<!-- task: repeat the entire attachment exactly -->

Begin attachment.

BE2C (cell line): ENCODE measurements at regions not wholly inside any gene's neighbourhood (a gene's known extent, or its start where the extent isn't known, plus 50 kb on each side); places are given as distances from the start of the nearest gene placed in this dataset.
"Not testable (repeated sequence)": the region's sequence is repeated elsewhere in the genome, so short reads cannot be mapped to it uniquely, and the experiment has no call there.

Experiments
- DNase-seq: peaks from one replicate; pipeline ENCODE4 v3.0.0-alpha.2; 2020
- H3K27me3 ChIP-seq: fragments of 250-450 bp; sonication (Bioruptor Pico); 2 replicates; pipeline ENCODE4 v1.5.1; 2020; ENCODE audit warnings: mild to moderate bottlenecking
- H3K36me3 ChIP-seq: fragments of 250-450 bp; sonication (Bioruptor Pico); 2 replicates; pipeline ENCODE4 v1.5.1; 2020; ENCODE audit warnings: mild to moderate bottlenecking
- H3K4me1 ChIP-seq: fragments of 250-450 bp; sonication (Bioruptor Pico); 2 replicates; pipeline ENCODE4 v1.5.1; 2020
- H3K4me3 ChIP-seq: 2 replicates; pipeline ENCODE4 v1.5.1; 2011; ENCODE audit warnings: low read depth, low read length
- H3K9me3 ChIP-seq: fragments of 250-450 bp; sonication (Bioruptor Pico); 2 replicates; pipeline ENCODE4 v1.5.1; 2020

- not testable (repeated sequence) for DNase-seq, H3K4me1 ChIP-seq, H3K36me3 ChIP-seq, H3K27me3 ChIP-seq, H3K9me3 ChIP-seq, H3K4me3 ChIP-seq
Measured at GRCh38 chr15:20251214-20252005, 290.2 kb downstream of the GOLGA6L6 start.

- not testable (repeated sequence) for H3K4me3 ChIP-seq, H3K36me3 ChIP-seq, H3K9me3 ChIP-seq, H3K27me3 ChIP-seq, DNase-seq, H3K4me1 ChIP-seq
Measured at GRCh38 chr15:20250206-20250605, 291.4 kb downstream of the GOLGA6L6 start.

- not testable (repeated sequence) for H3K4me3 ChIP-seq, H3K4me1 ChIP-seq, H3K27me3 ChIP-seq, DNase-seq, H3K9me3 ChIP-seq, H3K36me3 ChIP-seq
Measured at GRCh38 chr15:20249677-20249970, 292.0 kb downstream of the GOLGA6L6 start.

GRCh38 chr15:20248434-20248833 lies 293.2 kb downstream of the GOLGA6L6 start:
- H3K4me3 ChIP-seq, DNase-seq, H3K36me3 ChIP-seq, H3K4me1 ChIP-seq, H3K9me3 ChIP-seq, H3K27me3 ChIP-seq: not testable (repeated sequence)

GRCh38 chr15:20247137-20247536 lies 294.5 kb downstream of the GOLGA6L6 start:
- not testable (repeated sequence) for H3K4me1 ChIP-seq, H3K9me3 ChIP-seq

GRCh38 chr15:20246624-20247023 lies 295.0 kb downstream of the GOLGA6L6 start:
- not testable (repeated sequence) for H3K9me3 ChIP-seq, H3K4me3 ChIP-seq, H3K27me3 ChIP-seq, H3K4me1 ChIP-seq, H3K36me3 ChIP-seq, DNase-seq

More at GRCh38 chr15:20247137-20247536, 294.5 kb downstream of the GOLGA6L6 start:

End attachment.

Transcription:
BE2C (cell line): ENCODE measurements at regions not wholly inside any gene's neighbourhood (a gene's known extent, or its start where the extent isn't known, plus 50 kb on each side); places are given as distances from the start of the nearest gene placed in this dataset.
"Not testable (repeated sequence)": the region's sequence is repeated elsewhere in the genome, so short reads cannot be mapped to it uniquely, and the experiment has no call there.

Experiments
- DNase-seq: peaks from one replicate; pipeline ENCODE4 v3.0.0-alpha.2; 2020
- H3K27me3 ChIP-seq: fragments of 250-450 bp; sonication (Bioruptor Pico); 2 replicates; pipeline ENCODE4 v1.5.1; 2020; ENCODE audit warnings: mild to moderate bottlenecking
- H3K36me3 ChIP-seq: fragments of 250-450 bp; sonication (Bioruptor Pico); 2 replicates; pipeline ENCODE4 v1.5.1; 2020; ENCODE audit warnings: mild to moderate bottlenecking
- H3K4me1 ChIP-seq: fragments of 250-450 bp; sonication (Bioruptor Pico); 2 replicates; pipeline ENCODE4 v1.5.1; 2020
- H3K4me3 ChIP-seq: 2 replicates; pipeline ENCODE4 v1.5.1; 2011; ENCODE audit warnings: low read depth, low read length
- H3K9me3 ChIP-seq: fragments of 250-450 bp; sonication (Bioruptor Pico); 2 replicates; pipeline ENCODE4 v1.5.1; 2020

- not testable (repeated sequence) for DNase-seq, H3K4me1 ChIP-seq, H3K36me3 ChIP-seq, H3K27me3 ChIP-seq, H3K9me3 ChIP-seq, H3K4me3 ChIP-seq
Measured at GRCh38 chr15:20251214-20252005, 290.2 kb downstream of the GOLGA6L6 start.

- not testable (repeated sequence) for H3K4me3 ChIP-seq, H3K36me3 ChIP-seq, H3K9me3 ChIP-seq, H3K27me3 ChIP-seq, DNase-seq, H3K4me1 ChIP-seq
Measured at GRCh38 chr15:20250206-20250605, 291.4 kb downstream of the GOLGA6L6 start.

- not testable (repeated sequence) for H3K4me3 ChIP-seq, H3K4me1 ChIP-seq, H3K27me3 ChIP-seq, DNase-seq, H3K9me3 ChIP-seq, H3K36me3 ChIP-seq
Measured at GRCh38 chr15:20249677-20249970, 292.0 kb downstream of the GOLGA6L6 start.

GRCh38 chr15:20248434-20248833 lies 293.2 kb downstream of the GOLGA6L6 start:
- H3K4me3 ChIP-seq, DNase-seq, H3K36me3 ChIP-seq, H3K4me1 ChIP-seq, H3K9me3 ChIP-seq, H3K27me3 ChIP-seq: not testable (repeated sequence)

GRCh38 chr15:20247137-20247536 lies 294.5 kb downstream of the GOLGA6L6 start:
- not testable (repeated sequence) for H3K4me1 ChIP-seq, H3K9me3 ChIP-seq

GRCh38 chr15:20246624-20247023 lies 295.0 kb downstream of the GOLGA6L6 start:
- not testable (repeated sequence) for H3K9me3 ChIP-seq, H3K4me3 ChIP-seq, H3K27me3 ChIP-seq, H3K4me1 ChIP-seq, H3K36me3 ChIP-seq, DNase-seq

More at GRCh38 chr15:20247137-20247536, 294.5 kb downstream of the GOLGA6L6 start: